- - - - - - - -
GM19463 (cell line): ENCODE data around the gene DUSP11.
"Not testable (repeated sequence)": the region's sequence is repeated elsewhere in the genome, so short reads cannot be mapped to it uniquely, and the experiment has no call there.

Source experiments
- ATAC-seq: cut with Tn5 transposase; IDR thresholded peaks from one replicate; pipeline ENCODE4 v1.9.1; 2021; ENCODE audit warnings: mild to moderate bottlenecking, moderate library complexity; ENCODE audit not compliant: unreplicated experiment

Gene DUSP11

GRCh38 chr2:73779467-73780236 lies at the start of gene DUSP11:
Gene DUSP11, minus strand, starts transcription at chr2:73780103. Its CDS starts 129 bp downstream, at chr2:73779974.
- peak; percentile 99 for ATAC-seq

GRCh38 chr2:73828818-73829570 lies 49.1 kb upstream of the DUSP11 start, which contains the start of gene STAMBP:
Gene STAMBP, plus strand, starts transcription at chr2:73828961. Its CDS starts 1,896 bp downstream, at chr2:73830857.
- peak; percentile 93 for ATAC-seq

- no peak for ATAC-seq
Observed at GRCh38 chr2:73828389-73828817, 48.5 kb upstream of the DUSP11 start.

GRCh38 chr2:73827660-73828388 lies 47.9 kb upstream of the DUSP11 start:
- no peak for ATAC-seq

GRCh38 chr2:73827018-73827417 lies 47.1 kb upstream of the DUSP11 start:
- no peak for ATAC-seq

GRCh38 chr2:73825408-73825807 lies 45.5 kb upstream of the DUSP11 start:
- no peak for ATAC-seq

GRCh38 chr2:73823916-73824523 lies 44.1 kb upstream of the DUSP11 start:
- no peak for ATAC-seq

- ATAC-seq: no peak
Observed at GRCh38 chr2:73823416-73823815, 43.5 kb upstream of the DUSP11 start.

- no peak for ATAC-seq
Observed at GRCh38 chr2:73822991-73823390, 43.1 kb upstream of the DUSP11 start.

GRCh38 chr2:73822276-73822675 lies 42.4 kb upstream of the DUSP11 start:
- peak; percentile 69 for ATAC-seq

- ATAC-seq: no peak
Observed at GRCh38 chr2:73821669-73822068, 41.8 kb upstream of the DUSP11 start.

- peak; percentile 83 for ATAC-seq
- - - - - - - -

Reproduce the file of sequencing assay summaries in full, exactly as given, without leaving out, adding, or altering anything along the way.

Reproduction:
GM19463 (cell line): ENCODE data around the gene DUSP11.
"Not testable (repeated sequence)": the region's sequence is repeated elsewhere in the genome, so short reads cannot be mapped to it uniquely, and the experiment has no call there.

Source experiments
- ATAC-seq: cut with Tn5 transposase; IDR thresholded peaks from one replicate; pipeline ENCODE4 v1.9.1; 2021; ENCODE audit warnings: mild to moderate bottlenecking, moderate library complexity; ENCODE audit not compliant: unreplicated experiment

Gene DUSP11

GRCh38 chr2:73779467-73780236 lies at the start of gene DUSP11:
Gene DUSP11, minus strand, starts transcription at chr2:73780103. Its CDS starts 129 bp downstream, at chr2:73779974.
- peak; percentile 99 for ATAC-seq

GRCh38 chr2:73828818-73829570 lies 49.1 kb upstream of the DUSP11 start, which contains the start of gene STAMBP:
Gene STAMBP, plus strand, starts transcription at chr2:73828961. Its CDS starts 1,896 bp downstream, at chr2:73830857.
- peak; percentile 93 for ATAC-seq

- no peak for ATAC-seq
Observed at GRCh38 chr2:73828389-73828817, 48.5 kb upstream of the DUSP11 start.

GRCh38 chr2:73827660-73828388 lies 47.9 kb upstream of the DUSP11 start:
- no peak for ATAC-seq

GRCh38 chr2:73827018-73827417 lies 47.1 kb upstream of the DUSP11 start:
- no peak for ATAC-seq

GRCh38 chr2:73825408-73825807 lies 45.5 kb upstream of the DUSP11 start:
- no peak for ATAC-seq

GRCh38 chr2:73823916-73824523 lies 44.1 kb upstream of the DUSP11 start:
- no peak for ATAC-seq

- ATAC-seq: no peak
Observed at GRCh38 chr2:73823416-73823815, 43.5 kb upstream of the DUSP11 start.

- no peak for ATAC-seq
Observed at GRCh38 chr2:73822991-73823390, 43.1 kb upstream of the DUSP11 start.

GRCh38 chr2:73822276-73822675 lies 42.4 kb upstream of the DUSP11 start:
- peak; percentile 69 for ATAC-seq

- ATAC-seq: no peak
Observed at GRCh38 chr2:73821669-73822068, 41.8 kb upstream of the DUSP11 start.

- peak; percentile 83 for ATAC-seq